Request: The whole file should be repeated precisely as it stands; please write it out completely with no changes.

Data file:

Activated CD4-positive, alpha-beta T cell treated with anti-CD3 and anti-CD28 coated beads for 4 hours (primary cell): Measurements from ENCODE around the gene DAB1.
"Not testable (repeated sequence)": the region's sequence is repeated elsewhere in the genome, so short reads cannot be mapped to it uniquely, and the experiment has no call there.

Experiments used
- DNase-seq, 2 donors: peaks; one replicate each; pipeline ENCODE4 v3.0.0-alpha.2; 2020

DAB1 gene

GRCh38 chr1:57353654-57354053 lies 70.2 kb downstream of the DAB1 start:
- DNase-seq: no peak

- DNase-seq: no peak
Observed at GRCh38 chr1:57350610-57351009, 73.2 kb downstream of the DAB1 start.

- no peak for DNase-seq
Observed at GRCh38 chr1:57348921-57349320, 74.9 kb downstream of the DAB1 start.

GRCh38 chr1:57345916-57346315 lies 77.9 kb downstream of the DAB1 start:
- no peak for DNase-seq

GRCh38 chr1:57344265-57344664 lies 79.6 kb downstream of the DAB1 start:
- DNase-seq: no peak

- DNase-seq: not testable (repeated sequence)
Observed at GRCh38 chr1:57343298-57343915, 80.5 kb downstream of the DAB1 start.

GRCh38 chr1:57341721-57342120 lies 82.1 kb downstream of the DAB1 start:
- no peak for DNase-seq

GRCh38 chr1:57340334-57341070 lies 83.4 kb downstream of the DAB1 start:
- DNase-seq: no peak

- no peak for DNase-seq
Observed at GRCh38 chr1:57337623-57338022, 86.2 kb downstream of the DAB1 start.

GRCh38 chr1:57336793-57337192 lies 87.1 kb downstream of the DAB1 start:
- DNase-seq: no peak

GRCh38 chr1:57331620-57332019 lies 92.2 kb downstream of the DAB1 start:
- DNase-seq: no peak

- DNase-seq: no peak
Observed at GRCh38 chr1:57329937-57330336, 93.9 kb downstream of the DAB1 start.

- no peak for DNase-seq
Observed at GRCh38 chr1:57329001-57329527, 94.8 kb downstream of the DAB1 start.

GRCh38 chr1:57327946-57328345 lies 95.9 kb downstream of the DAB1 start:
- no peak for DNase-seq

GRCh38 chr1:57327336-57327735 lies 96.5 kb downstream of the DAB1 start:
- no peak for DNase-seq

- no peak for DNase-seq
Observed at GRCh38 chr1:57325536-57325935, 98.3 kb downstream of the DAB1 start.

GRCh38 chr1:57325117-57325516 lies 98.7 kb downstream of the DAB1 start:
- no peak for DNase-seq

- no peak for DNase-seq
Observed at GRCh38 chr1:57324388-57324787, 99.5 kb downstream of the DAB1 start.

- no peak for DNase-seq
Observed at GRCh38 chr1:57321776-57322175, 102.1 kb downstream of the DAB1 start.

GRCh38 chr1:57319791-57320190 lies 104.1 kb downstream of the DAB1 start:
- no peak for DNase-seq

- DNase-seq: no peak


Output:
Activated CD4-positive, alpha-beta T cell treated with anti-CD3 and anti-CD28 coated beads for 4 hours (primary cell): Measurements from ENCODE around the gene DAB1.
"Not testable (repeated sequence)": the region's sequence is repeated elsewhere in the genome, so short reads cannot be mapped to it uniquely, and the experiment has no call there.

Experiments used
- DNase-seq, 2 donors: peaks; one replicate each; pipeline ENCODE4 v3.0.0-alpha.2; 2020

DAB1 gene

GRCh38 chr1:57353654-57354053 lies 70.2 kb downstream of the DAB1 start:
- DNase-seq: no peak

- DNase-seq: no peak
Observed at GRCh38 chr1:57350610-57351009, 73.2 kb downstream of the DAB1 start.

- no peak for DNase-seq
Observed at GRCh38 chr1:57348921-57349320, 74.9 kb downstream of the DAB1 start.

GRCh38 chr1:57345916-57346315 lies 77.9 kb downstream of the DAB1 start:
- no peak for DNase-seq

GRCh38 chr1:57344265-57344664 lies 79.6 kb downstream of the DAB1 start:
- DNase-seq: no peak

- DNase-seq: not testable (repeated sequence)
Observed at GRCh38 chr1:57343298-57343915, 80.5 kb downstream of the DAB1 start.

GRCh38 chr1:57341721-57342120 lies 82.1 kb downstream of the DAB1 start:
- no peak for DNase-seq

GRCh38 chr1:57340334-57341070 lies 83.4 kb downstream of the DAB1 start:
- DNase-seq: no peak

- no peak for DNase-seq
Observed at GRCh38 chr1:57337623-57338022, 86.2 kb downstream of the DAB1 start.

GRCh38 chr1:57336793-57337192 lies 87.1 kb downstream of the DAB1 start:
- DNase-seq: no peak

GRCh38 chr1:57331620-57332019 lies 92.2 kb downstream of the DAB1 start:
- DNase-seq: no peak

- DNase-seq: no peak
Observed at GRCh38 chr1:57329937-57330336, 93.9 kb downstream of the DAB1 start.

- no peak for DNase-seq
Observed at GRCh38 chr1:57329001-57329527, 94.8 kb downstream of the DAB1 start.

GRCh38 chr1:57327946-57328345 lies 95.9 kb downstream of the DAB1 start:
- no peak for DNase-seq

GRCh38 chr1:57327336-57327735 lies 96.5 kb downstream of the DAB1 start:
- no peak for DNase-seq

- no peak for DNase-seq
Observed at GRCh38 chr1:57325536-57325935, 98.3 kb downstream of the DAB1 start.

GRCh38 chr1:57325117-57325516 lies 98.7 kb downstream of the DAB1 start:
- no peak for DNase-seq

- no peak for DNase-seq
Observed at GRCh38 chr1:57324388-57324787, 99.5 kb downstream of the DAB1 start.

- no peak for DNase-seq
Observed at GRCh38 chr1:57321776-57322175, 102.1 kb downstream of the DAB1 start.

GRCh38 chr1:57319791-57320190 lies 104.1 kb downstream of the DAB1 start:
- no peak for DNase-seq

- DNase-seq: no peak